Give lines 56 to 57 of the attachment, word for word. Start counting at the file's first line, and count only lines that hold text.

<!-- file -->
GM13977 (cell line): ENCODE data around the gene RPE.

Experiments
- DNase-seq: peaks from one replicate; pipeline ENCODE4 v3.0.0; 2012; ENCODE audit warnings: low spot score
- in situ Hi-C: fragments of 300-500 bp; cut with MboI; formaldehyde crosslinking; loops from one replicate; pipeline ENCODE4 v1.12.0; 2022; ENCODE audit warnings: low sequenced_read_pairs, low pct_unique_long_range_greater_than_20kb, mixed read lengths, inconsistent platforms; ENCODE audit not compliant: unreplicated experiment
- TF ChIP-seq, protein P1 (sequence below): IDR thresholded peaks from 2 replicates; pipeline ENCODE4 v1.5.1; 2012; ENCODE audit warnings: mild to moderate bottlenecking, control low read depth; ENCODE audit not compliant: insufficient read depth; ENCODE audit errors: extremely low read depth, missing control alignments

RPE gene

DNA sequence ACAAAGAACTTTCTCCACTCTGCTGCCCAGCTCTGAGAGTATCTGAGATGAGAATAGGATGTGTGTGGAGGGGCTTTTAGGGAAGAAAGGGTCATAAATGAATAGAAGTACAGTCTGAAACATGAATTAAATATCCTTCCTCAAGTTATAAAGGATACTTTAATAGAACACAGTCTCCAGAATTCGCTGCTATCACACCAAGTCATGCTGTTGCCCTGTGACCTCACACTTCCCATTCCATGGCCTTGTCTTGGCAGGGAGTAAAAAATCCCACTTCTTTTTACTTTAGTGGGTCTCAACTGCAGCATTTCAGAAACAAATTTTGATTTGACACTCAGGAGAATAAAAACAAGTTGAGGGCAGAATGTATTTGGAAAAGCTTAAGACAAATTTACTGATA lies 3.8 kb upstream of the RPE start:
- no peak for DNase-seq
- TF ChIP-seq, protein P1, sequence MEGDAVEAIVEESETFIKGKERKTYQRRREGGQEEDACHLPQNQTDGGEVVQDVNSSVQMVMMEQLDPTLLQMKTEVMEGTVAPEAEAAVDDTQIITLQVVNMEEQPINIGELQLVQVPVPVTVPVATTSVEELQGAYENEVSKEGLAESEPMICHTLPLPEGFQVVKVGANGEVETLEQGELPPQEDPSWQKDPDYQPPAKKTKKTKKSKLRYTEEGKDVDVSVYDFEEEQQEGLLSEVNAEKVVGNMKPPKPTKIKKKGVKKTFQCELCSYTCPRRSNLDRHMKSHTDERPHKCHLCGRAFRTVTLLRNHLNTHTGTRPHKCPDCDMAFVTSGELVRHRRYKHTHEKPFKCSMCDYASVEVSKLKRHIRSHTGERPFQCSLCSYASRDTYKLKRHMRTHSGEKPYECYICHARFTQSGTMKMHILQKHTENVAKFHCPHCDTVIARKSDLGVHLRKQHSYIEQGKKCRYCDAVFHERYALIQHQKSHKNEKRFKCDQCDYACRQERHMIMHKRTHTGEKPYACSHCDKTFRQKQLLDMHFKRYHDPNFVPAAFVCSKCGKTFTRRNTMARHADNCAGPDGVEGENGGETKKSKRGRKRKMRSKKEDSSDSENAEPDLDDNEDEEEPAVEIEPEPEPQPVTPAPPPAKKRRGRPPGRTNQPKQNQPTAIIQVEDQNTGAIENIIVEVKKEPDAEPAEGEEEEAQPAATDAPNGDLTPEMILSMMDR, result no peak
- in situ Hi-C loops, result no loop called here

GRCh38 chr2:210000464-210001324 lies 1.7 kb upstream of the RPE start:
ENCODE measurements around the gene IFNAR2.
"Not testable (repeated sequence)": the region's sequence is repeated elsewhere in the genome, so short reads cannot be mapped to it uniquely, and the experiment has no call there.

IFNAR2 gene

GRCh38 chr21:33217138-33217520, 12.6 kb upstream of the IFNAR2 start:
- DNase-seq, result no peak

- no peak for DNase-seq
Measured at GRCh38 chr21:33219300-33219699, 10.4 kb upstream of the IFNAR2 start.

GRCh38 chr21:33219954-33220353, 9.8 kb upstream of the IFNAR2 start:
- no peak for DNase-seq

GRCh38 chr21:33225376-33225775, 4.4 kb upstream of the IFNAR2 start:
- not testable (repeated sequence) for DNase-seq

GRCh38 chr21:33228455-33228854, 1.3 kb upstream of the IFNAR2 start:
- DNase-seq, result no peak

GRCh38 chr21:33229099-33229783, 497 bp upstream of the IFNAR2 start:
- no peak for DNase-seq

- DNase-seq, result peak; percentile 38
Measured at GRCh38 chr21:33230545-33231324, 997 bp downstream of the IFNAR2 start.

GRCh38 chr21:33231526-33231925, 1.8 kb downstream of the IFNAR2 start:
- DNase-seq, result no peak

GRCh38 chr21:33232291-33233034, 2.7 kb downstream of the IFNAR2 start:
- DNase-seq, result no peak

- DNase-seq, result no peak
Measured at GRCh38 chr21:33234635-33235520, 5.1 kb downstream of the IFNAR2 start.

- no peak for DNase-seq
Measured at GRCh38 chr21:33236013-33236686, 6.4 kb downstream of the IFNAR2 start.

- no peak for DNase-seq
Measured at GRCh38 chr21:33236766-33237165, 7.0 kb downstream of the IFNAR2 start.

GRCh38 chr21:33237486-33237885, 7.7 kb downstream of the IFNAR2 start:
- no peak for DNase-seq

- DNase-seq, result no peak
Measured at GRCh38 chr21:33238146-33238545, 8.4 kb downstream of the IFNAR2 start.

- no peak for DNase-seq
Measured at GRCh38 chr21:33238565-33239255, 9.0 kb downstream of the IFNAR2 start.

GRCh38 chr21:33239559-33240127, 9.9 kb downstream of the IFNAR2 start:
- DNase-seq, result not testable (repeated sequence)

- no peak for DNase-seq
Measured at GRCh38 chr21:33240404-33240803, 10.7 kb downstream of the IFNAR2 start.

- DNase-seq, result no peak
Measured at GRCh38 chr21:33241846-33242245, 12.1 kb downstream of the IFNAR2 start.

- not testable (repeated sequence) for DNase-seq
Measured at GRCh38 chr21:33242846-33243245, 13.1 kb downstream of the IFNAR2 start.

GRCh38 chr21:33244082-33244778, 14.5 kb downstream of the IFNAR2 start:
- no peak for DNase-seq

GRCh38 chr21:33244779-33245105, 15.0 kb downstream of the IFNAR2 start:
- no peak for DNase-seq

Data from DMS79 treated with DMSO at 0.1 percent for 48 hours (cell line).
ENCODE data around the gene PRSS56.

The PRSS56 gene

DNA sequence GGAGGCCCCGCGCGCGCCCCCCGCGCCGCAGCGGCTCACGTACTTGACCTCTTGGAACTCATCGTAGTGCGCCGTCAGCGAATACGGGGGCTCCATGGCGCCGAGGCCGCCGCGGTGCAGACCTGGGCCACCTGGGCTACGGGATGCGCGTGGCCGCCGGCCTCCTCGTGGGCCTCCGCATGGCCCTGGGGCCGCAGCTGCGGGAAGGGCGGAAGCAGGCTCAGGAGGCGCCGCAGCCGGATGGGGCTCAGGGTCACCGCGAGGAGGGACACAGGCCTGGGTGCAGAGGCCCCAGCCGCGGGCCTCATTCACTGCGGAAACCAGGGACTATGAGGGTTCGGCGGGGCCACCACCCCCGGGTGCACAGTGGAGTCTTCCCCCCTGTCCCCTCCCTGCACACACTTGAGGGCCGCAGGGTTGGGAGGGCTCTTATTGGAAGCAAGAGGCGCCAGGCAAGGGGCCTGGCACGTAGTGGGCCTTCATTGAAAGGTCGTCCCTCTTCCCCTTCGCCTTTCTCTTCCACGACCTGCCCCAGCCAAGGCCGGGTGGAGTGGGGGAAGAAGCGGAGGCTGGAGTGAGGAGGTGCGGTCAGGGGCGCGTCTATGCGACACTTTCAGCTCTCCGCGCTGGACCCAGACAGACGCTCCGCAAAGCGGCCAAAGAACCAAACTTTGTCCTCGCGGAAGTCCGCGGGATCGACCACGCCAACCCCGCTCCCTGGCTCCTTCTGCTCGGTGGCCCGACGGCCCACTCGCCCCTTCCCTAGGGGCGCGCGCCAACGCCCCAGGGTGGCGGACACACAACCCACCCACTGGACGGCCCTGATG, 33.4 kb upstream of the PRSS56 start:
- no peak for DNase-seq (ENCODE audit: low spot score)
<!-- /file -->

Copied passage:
- no peak for DNase-seq

Data from DMS79 treated with DMSO at 0.1 percent for 48 hours (cell line).